CFPB Issues Rule Clarifying States’ Rights to Protect Consumers Through Fair Credit Reporting Laws
Thursday, July 14, 2022

On June 28, the CFPB issued an interpretive rule affirming states’ abilities to police credit reporting markets through the issuance of their own fair credit report laws. The interpretive rule clarifies that the Fair Credit Reporting Act (FCRA) does not prevent states from enacting their own fair credit reporting laws that are stricter and more protective of consumers. The FCRA defines the permissible use of credit reports, and establishes the guidelines of the information that can and should be included in those reports. However, the FCRA leaves to the states the flexibility to consider local challenges affecting consumers and economies, and enact laws to protect consumers by further regulating credit report guidelines and uses. State fair credit reporting laws are not preempted by the FCRA unless they directly conflict with the FCRA or fall within the narrow preemption categories directly enumerated in the statute, according to the interpretive rule.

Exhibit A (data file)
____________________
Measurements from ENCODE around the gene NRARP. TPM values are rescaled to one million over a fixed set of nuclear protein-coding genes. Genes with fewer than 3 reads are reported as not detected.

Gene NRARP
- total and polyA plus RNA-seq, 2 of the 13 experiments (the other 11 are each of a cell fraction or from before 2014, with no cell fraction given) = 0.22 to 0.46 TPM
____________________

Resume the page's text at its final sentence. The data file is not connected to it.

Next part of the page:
The CFPB highlighted that states retain “broad authority” to protect people from harm resulting from credit reporting issues due to the narrow and targeted preemption categories. The interpretive rule focused on medical debt as an example: states could decide to forbid the inclusion of information about medical debt after a certain period of time after the debt was incurred. State laws could also govern, for instance, whether eviction information or rental payment arrears appear on credit reports.

Putting It Into Practice: The June 28 interpretive rule is just the latest example of CFPB efforts to emphasize the importance of the state role in consumer protection. In May, the bureau issued an interpretive rule highlighting the role of states in enforcing the Consumer Financial Protection Act against businesses and individuals who violate the statue and harm consumers in the process. Companies should be mindful that compliance with federal consumer protection laws is the minimum—states sometimes have more stringent regulation, and more states yet may begin imposing stricter consumer protection laws at the urging of federal regulatory agencies.

 

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